BSA 1969 A65F
BSA 1966 A65H
Triumph 1968 T120
Kawasaki A1R
& too many projects!
Re: OPRV Leak Test [Re: DMadigan] #720479
12/30/17 11:55 am
12/30/17 11:55 am
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As a user of a piston type valve in another well-known make of 650 twin, I had never considered seepage between piston and bore before.

The ball relief valves in BSAs were replaced by Triumph types as an improvement, but it looks like they brought with them the issue of loss at low rpm.

Ball valves have a safety disadvantage in that the ball can be held open by dirt, allowing serious loss of oil. With full-flow filtration by a real filter between pump and relief valve, that wouldn't be a problem, but there is no real oil filter on an A65 (or a Bonneville).


Amateur Loctite enthusiast.
Re: OPRV Leak Test [Re: DMadigan] #720485
12/30/17 12:59 pm
12/30/17 12:59 pm
Joined: Oct 2012
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Running from demons in WNY
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Originally Posted by DMadigan

Many engines feed the rod journals through the main bearing. The 911 and VW W12 engines come to mind.

Probably 99.9 percent of car/truck engines feed through the mains to the rods. And 99 percent have piston type PRV's....The common Chevy V8 stock oiling system can support 70 HP per cylinder with a 2 inch diameter rod bearing slightly wider than a Triumph using 55 PSI oil pressure. Oil flow on the 8 cylinder engine is 7-9 gallons per minute.... I believe air cooled two valve belt cam drive Ducatis feed the oil into the crank end...They are like a Triumph with the roller/ball crankshaft mains and plain bearing connecting rods because there no other way to feed the oil with this design. Ducati oil pump flow is 2.6 liters per minute at about 3000 rpm......In WW2,the Rolls Royce Merlin aircraft engine was experiencing bearing failure at higher power levels...The best fix was feeding the crankshaft from both ends rather than from the mains...This was likely more to do with oiling system design rather than saying end feed is better ....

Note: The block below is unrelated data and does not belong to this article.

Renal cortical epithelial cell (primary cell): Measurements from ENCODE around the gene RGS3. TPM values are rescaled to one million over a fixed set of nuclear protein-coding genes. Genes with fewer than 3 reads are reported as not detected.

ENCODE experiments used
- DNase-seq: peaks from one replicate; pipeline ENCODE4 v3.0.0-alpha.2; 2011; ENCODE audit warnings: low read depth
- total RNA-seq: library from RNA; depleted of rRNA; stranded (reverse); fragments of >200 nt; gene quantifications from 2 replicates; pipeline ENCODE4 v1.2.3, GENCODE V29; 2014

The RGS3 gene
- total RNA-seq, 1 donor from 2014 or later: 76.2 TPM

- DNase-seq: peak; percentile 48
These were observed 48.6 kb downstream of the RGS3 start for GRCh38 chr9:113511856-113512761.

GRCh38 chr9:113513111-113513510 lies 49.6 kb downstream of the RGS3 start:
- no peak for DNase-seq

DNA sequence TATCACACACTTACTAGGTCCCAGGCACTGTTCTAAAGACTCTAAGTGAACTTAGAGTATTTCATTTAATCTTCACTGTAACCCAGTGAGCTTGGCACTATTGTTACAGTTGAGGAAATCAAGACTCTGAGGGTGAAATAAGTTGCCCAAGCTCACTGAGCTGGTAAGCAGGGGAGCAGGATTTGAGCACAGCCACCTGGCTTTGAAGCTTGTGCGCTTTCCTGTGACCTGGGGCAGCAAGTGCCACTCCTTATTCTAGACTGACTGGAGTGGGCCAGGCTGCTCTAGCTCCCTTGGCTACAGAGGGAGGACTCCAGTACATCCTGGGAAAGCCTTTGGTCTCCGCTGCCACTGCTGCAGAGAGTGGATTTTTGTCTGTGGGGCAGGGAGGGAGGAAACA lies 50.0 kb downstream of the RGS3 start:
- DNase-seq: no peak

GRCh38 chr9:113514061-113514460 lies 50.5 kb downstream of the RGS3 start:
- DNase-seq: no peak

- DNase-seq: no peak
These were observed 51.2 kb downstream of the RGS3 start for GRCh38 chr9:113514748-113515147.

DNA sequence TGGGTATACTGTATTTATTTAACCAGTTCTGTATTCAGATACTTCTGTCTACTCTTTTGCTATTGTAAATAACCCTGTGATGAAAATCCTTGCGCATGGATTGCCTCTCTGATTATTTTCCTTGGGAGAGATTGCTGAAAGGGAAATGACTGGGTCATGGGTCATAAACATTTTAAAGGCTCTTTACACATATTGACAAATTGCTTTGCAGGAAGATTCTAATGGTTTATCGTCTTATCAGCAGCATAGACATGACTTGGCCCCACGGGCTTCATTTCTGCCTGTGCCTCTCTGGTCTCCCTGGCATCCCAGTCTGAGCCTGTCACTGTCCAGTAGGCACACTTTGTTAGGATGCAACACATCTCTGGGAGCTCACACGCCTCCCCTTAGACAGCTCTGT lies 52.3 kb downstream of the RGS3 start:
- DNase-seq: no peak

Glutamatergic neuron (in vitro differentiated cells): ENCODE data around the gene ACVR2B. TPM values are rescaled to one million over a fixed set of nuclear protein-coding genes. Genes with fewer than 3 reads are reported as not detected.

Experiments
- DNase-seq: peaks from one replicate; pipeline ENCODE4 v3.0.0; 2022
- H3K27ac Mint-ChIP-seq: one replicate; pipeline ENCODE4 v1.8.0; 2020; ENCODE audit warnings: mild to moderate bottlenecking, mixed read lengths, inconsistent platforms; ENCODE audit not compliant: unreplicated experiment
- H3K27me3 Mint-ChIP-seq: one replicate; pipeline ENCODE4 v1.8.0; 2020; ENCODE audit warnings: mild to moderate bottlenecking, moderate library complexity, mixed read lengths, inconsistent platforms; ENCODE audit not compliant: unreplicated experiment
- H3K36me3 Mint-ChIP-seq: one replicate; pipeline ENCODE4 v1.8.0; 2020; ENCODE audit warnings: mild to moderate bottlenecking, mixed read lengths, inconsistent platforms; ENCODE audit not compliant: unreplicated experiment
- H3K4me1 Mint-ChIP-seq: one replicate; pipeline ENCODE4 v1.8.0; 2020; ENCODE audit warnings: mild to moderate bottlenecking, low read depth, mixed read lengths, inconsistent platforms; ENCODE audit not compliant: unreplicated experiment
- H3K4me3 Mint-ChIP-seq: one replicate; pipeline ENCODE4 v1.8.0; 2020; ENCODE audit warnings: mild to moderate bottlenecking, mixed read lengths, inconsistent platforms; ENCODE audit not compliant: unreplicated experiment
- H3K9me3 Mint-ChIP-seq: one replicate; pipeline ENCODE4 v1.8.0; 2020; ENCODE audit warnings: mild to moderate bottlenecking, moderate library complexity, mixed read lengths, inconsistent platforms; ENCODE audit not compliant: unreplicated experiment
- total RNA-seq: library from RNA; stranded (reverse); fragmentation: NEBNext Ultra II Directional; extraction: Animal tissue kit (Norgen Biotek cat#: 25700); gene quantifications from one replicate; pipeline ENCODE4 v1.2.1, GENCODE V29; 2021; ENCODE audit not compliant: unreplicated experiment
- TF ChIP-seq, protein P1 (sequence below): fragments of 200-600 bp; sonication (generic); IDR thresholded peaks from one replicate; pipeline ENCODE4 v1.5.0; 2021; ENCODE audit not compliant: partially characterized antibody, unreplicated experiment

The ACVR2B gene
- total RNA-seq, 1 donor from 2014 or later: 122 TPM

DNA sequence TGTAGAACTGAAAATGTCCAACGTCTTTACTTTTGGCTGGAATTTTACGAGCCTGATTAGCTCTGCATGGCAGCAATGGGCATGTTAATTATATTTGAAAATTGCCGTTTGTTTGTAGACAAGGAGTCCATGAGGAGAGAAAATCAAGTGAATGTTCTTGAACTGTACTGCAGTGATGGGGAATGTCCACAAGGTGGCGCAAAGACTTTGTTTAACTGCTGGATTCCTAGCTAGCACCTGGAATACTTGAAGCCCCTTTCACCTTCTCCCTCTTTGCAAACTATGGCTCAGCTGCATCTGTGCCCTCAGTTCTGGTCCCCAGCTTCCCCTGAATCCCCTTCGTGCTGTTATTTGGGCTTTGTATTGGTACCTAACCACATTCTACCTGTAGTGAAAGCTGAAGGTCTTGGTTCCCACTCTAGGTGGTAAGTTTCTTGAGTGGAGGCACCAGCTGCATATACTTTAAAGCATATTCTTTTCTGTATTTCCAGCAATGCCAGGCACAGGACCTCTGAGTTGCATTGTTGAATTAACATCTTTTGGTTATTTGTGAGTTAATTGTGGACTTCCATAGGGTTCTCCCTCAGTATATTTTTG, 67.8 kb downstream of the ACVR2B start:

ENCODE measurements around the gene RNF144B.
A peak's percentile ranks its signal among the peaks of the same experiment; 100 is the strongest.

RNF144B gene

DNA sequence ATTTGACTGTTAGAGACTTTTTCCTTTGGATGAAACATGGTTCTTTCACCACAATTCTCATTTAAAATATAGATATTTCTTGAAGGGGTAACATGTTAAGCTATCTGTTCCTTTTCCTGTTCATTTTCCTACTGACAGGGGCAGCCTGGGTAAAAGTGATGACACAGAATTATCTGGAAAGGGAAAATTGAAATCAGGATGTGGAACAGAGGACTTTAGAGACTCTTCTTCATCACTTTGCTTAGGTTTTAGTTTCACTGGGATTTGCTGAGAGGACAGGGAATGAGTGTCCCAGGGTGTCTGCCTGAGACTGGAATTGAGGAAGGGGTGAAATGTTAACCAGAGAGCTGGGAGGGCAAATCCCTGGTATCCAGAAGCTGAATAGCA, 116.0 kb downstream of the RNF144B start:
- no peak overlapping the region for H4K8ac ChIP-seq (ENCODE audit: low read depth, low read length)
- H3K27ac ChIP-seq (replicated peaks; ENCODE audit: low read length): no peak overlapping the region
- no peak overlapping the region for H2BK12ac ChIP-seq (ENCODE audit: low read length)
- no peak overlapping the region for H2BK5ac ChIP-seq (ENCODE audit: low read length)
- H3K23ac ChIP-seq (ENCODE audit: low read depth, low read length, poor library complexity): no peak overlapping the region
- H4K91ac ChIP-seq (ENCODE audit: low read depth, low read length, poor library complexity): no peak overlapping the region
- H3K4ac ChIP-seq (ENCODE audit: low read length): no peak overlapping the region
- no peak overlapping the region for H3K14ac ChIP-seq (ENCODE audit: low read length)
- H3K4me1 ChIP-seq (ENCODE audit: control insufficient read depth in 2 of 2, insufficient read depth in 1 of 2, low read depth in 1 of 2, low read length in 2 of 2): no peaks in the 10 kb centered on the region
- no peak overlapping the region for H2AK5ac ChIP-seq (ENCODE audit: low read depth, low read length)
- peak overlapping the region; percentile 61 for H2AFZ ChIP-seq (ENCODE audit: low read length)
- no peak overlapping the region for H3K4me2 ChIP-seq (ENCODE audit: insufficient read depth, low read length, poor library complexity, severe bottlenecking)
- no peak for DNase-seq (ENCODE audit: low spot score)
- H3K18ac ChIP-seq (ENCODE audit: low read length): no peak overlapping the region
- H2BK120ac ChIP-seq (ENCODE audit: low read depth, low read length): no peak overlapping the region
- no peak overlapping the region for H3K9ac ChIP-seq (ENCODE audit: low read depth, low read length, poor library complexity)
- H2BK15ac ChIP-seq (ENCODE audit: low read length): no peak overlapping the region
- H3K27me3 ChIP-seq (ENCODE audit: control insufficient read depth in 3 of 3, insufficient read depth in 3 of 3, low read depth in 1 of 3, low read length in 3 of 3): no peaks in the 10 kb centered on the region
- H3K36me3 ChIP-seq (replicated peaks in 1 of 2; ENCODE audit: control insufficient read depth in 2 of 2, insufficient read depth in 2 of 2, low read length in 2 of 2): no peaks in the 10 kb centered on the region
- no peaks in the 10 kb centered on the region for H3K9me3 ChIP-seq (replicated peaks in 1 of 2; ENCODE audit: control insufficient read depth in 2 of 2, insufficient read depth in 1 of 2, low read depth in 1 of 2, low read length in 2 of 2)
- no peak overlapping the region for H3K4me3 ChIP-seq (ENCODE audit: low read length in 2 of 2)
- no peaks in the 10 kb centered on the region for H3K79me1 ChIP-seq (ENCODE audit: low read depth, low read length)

I've had oil pressure issues on my dual engine 650 pre unit Triumph LSR racer...The oil pressure was to high when cold, I converted the pre unit timing covers to a rubber lip crank seal.The engines have stock oil pumps and filters on the return lines... I bought a handful of relief springs and OPR valves and messed around with shims until I got about 80 psi..Then a valve might stay closed for no reason so I increased the piston clearance on the PRV..That worked for a time but now one valve is stuck open lowing the oil pressure to about 35 psi...


650 Triumph modified production LSR record holder 133.1 MPH... Twin 650 engine Triumph LSR that goes sorta fast...
Re: OPRV Leak Test [Re: DMadigan] #720489
12/30/17 2:11 pm
12/30/17 2:11 pm
Joined: Oct 2012
Posts: 3,260
Running from demons in WNY
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I have some info on modified vehicle engines that might be reverent here...I used to modify vintage GMC truck inline 6 cylinder engines for "racing". The oil pump pressure was always a problem and changing the OPV spring required removal of the oil pan, very messy time consuming job. So I set up a test rig...oil pump and pick up submerged in oil with a gauge hooked up to the outlet having having an adjustable orfice to simulate oil flow past the bearings..Due to pump design it was easy to use a variable speed corded drill motor to spin the pump...Ok ,so what does this have to due with Triumphs? I found on a pump flowing 7 gallons per minute at 3000 rpm pump speed with 10/30 room temperature oil, a 5/32 inch hole could maintain a maximum 45 PSI compared to about 80 psi with no relief opening....On a Triumph or maybe a BSA, the pump flows about 1-1/2 pints per minute? How big does the bypass hole need to be ?


650 Triumph modified production LSR record holder 133.1 MPH... Twin 650 engine Triumph LSR that goes sorta fast...